Use a placemat to have a contest to see who can build the most perfectly-engineered peanut butter and jelly sandwich. You thought making the perfect s'more or banana split was easy. Little did you know that there are specs involved. Use these Engineering Blueprint Placemats to ensure that your next PB&J, s'more, banana split, or ants on a log is built to code. $19.99
You better limit your muffin-top intake or you will get a muffin top. A helpful reminder from Muffin Tops Cupcake Molds. There is nothing like a subtle reminder that you may be eating too much. Muffin Tops Cupcake Molds will have you squeezing your sides as you enjoy delicious baked goods. These jean-style cupcake molds are a playful reminder of a common problem. $11.99
Today, April 22, 2014 is Earth Day, and what better way to celebrate than taking a look at our home planet from space.
NOAA's GOES-East satellite captured this stunning view of the Americas on Earth Day, April 22, 2014 at 11:45 UTC/7:45 a.m. EDT. The data from GOES-East was made into an image by the NASA/NOAA GOES Project at NASA's Goddard Space Flight Center in Greenbelt, Md.
In North America, clouds associated with a cold front stretch from Montreal, Canada, south through the Tennessee Valley, and southwest to southern Texas bringing rain east of the front today. A low pressure area in the Pacific Northwest is expected to bring rainfall in Oregon, Washington, Idaho, stretching into the upper Midwest, according to NOAA's National Weather Service. That low is also expected to bring precipitation north into the provinces of British Columbia and Alberta, Canada. Another Pacific low is moving over southern Nevada and the National Weather Service expects rain from that system to fall in central California, Nevada, and northern Utah.
Near the equator, GOES imagery shows a line of pop up thunderstorms. Those thunderstorms are associated with the Intertropical Convergence Zone (ITCZ). The ITCZ encircles the Earth near the equator.
In South America, convective (rapidly rising air that condenses and forms clouds) thunderstorms pepper Colombia, Venezuela, Ecuador, Peru, Bolivia, Paraguay and northwestern and southeastern Brazil.
GOES satellites provide the kind of continuous monitoring necessary for intensive data analysis. Geostationary describes an orbit in which a satellite is always in the same position with respect to the rotating Earth. This allows GOES to hover continuously over one position on Earth's surface, appearing stationary. As a result, GOES provide a constant vigil for the atmospheric "triggers" for severe weather conditions such as tornadoes, flash floods, hail storms and hurricanes.
For more information about GOES satellites, visit: www.goes.noaa.gov/ or goes.gsfc.nasa.gov/
In N+1 magazine, David Auerbach explains what it was like in the "Chat Wars" of the late '90s, when he was the youngest person on the team developing Microsoft's brand-new messaging app, in the face of America Online's AIM, the 900-pound gorilla in the room. Auerbach explains how he used a network analyzer to fake out AOL's servers into letting Microsoft's client connect to AIM as well. "AOL could only block Messenger if they could figure out that the user was using Messenger and not AIM. As long as Messenger sent exactly the same protocol messages to the AOL servers, AOL wouldn’t be able to detect that Messenger was an impostor. So I took the AIM client and checked for differences in what it was sending, then changed our client to mimic it once again. They’d switch it up again; they knew their client, and they knew what it was coded to do and what obscure messages it would respond to in what ways. Every day it’d be something new. At one point they threw in a new protocol wrinkle but cleverly excepted users logging on from Microsoft headquarters, so that while all other Messenger users were getting an error message, we were sitting at Microsoft and not getting it. After an hour or two of scratching our heads, we figured it out." Eventually, though, AOL started introduced x86 assembly code into the login protocol, and that not only stymied the MSM team, but led to some interesting warfare of its own. Auerbach's story sheds a lot of light on both good and bad aspects of corporate culture at the start of the 21st century, at Microsoft as well as other companies.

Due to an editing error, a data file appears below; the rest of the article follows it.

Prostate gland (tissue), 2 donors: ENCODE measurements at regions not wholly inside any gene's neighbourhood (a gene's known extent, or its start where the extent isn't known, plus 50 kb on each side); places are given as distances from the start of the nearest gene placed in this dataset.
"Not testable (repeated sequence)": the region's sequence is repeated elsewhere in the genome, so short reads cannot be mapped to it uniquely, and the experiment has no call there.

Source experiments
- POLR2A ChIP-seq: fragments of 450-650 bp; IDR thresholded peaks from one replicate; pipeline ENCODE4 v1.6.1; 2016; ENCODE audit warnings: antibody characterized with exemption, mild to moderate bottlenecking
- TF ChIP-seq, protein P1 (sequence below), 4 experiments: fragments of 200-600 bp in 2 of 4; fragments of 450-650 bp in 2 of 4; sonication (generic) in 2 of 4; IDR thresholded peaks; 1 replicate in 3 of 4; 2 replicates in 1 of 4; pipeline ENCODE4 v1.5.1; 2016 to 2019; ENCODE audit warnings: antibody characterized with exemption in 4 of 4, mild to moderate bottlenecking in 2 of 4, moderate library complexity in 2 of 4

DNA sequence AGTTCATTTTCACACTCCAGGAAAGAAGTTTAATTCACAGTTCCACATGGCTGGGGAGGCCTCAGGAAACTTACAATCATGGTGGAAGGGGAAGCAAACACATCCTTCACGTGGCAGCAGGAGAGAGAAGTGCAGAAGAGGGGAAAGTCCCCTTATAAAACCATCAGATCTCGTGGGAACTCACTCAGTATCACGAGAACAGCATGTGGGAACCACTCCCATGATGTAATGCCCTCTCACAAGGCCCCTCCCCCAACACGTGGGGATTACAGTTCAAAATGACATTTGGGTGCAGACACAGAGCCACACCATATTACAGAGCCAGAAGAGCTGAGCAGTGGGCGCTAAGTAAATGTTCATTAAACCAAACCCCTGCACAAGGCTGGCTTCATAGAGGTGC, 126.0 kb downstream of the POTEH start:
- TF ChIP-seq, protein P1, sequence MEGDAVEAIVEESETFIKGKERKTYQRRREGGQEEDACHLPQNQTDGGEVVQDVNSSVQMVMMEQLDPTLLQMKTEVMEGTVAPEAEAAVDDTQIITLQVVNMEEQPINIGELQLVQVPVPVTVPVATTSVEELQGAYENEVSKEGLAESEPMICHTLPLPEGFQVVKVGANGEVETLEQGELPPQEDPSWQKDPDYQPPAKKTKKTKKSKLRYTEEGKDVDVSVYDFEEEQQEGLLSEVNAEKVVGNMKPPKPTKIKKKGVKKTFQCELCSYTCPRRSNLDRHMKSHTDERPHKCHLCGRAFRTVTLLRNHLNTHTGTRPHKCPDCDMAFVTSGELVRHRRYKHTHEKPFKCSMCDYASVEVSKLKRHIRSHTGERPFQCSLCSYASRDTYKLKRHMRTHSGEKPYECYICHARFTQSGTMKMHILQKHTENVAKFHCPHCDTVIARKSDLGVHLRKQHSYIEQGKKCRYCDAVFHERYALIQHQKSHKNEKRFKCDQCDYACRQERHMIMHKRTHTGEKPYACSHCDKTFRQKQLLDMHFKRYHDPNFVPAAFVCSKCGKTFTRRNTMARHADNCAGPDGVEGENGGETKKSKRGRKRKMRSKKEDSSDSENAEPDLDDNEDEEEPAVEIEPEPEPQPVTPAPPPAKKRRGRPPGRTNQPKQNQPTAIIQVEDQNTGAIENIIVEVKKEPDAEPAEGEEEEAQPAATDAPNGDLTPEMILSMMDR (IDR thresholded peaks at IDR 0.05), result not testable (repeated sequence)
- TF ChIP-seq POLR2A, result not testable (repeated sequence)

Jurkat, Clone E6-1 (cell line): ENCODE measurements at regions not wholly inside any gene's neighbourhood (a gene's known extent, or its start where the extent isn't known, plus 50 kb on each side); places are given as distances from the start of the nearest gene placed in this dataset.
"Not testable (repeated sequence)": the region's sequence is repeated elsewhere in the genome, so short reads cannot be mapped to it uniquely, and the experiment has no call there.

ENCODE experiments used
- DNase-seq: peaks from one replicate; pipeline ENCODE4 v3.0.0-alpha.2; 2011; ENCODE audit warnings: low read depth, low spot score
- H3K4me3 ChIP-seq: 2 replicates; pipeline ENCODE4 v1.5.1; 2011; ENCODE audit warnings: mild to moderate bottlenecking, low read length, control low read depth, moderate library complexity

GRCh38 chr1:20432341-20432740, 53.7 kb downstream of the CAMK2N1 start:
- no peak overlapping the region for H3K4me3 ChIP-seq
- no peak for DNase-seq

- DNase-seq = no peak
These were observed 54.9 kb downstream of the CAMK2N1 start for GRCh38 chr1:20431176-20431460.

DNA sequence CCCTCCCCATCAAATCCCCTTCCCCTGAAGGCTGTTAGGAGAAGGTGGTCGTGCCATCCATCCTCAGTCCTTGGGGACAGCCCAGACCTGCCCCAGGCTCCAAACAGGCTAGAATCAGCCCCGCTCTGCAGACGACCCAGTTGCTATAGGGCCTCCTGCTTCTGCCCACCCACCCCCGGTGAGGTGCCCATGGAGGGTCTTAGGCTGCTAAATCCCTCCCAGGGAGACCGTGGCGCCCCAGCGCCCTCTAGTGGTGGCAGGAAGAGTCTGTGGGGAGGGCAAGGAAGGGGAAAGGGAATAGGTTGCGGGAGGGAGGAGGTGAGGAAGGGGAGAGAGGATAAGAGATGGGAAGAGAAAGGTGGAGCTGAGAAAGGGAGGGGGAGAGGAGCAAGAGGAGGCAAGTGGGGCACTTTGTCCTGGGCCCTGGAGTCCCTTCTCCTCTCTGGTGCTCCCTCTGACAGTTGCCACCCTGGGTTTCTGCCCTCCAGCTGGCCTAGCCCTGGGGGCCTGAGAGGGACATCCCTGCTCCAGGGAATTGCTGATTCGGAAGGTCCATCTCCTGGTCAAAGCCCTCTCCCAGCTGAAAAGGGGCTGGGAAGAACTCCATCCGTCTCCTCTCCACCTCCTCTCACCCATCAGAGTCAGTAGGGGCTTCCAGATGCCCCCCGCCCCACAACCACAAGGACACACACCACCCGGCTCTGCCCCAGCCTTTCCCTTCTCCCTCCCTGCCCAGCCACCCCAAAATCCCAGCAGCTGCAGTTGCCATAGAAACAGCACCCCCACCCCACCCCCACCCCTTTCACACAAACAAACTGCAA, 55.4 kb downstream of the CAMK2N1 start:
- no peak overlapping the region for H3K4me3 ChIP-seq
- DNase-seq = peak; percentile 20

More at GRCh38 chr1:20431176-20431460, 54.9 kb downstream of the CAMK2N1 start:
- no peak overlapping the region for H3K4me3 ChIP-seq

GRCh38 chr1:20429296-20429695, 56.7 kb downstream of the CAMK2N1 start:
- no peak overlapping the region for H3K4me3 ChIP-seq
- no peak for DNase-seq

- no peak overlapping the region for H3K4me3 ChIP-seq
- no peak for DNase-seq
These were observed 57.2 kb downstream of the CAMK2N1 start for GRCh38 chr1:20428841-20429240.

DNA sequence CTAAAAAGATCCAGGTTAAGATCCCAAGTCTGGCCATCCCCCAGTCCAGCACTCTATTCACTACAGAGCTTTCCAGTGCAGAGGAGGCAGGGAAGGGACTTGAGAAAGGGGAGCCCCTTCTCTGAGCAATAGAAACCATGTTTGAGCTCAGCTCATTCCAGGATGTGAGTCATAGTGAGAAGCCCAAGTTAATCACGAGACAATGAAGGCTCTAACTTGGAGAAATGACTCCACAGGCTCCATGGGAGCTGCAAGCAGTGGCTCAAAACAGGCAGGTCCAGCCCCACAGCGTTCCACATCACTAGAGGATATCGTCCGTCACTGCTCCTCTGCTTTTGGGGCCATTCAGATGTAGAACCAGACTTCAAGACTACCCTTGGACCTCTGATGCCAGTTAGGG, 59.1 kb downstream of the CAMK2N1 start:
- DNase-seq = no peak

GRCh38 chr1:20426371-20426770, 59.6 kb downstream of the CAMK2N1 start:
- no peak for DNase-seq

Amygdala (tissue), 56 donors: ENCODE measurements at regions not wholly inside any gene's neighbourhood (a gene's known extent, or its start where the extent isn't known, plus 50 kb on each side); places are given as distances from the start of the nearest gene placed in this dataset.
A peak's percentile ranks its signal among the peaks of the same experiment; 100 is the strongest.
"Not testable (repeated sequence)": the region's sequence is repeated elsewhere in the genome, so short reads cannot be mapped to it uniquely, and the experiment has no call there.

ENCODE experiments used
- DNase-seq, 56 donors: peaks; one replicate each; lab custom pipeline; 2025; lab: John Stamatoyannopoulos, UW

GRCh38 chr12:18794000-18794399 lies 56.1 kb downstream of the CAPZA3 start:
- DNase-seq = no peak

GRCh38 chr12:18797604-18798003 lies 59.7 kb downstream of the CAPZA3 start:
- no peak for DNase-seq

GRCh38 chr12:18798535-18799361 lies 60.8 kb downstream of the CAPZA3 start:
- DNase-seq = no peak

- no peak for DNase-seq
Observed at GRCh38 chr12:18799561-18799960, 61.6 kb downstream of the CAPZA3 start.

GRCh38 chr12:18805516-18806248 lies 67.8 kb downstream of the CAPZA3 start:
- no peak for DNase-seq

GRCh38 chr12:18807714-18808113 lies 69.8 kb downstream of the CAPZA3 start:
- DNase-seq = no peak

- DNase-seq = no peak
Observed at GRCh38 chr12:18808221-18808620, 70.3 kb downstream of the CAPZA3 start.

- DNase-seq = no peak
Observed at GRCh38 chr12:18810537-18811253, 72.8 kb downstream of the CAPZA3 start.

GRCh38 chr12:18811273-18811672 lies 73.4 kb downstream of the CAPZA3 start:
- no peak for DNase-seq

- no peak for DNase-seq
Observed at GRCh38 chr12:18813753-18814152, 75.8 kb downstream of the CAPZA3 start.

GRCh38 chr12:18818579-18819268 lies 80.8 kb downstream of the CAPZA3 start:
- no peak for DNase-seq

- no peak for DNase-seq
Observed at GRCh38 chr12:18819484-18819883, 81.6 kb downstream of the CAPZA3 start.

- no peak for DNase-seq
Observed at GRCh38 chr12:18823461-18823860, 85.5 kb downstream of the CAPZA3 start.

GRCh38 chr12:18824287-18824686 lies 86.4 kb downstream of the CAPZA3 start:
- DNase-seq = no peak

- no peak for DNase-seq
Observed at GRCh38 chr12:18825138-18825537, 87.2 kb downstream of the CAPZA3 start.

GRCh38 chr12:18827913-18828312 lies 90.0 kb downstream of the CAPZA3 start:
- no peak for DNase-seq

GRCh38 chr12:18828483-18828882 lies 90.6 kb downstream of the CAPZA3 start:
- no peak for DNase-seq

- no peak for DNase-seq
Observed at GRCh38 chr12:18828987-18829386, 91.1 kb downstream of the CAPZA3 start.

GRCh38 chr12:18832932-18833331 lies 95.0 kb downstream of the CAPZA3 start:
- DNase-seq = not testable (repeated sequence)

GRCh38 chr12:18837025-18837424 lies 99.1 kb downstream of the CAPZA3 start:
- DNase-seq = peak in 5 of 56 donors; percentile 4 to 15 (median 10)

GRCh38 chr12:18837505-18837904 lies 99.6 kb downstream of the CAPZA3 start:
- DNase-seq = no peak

In N+1 magazine, David Auerbach explains what it was like in the "Chat Wars" of the late '90s, when he was the youngest person on the team developing Microsoft's brand-new messaging app, in the face of America Online's AIM, the 900-pound gorilla in the room. Auerbach explains how he used a network analyzer to fake out AOL's servers into letting Microsoft's client connect to AIM as well. "AOL could only block Messenger if they could figure out that the user was using Messenger and not AIM. As long as Messenger sent exactly the same protocol messages to the AOL servers, AOL wouldn’t be able to detect that Messenger was an impostor. So I took the AIM client and checked for differences in what it was sending, then changed our client to mimic it once again. They’d switch it up again; they knew their client, and they knew what it was coded to do and what obscure messages it would respond to in what ways. Every day it’d be something new. At one point they threw in a new protocol wrinkle but cleverly excepted users logging on from Microsoft headquarters, so that while all other Messenger users were getting an error message, we were sitting at Microsoft and not getting it. After an hour or two of scratching our heads, we figured it out." Eventually, though, AOL introduced x86 assembly code into the login protocol, and that not only stymied the MSM team, but led to some interesting warfare of its own. Auerbach's story sheds a lot of light on both good and bad aspects of corporate culture at the start of the 21st century, at Microsoft as well as other companies.
An anonymous reader writes "The embattled founder of VK, Russia's largest social networking site, said this week that the company is now 'under the complete control' of two oligarchs with close ties to President Vladimir Putin. In a VK post published Monday, Pavel Durov said he's been fired as CEO of the website, claiming that he was pushed out on a technicality, and that he only heard of it through media reports."